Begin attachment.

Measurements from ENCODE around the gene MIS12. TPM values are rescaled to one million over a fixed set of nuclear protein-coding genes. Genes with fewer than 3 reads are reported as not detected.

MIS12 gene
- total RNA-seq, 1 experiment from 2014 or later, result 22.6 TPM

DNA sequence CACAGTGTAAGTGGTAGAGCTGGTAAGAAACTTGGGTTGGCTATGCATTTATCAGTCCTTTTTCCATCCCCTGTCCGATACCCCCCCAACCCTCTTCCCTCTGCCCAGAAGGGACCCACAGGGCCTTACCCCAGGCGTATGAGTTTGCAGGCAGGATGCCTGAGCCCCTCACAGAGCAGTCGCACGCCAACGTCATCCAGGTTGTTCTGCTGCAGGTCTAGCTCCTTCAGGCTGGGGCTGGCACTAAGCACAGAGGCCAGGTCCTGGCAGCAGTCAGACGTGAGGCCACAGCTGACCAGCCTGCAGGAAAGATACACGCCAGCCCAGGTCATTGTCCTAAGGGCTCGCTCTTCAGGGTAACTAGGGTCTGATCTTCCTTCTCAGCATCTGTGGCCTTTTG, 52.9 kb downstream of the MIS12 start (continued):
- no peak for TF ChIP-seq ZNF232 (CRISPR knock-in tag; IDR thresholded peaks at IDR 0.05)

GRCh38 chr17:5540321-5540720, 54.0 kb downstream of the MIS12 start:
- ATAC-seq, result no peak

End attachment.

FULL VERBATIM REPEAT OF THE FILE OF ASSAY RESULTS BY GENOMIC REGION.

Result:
Measurements from ENCODE around the gene MIS12. TPM values are rescaled to one million over a fixed set of nuclear protein-coding genes. Genes with fewer than 3 reads are reported as not detected.

MIS12 gene
- total RNA-seq, 1 experiment from 2014 or later, result 22.6 TPM

DNA sequence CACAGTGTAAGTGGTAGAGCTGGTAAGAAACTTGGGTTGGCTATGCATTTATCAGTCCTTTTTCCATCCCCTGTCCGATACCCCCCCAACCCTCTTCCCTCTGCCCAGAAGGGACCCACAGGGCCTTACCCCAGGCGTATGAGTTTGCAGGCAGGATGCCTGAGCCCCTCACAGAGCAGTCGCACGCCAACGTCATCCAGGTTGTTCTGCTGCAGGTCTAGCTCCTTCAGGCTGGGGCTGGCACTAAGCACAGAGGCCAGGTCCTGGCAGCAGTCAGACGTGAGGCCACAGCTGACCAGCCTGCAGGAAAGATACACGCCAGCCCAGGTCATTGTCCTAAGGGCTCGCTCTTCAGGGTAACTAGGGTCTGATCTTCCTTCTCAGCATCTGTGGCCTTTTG, 52.9 kb downstream of the MIS12 start (continued):
- no peak for TF ChIP-seq ZNF232 (CRISPR knock-in tag; IDR thresholded peaks at IDR 0.05)

GRCh38 chr17:5540321-5540720, 54.0 kb downstream of the MIS12 start:
- ATAC-seq, result no peak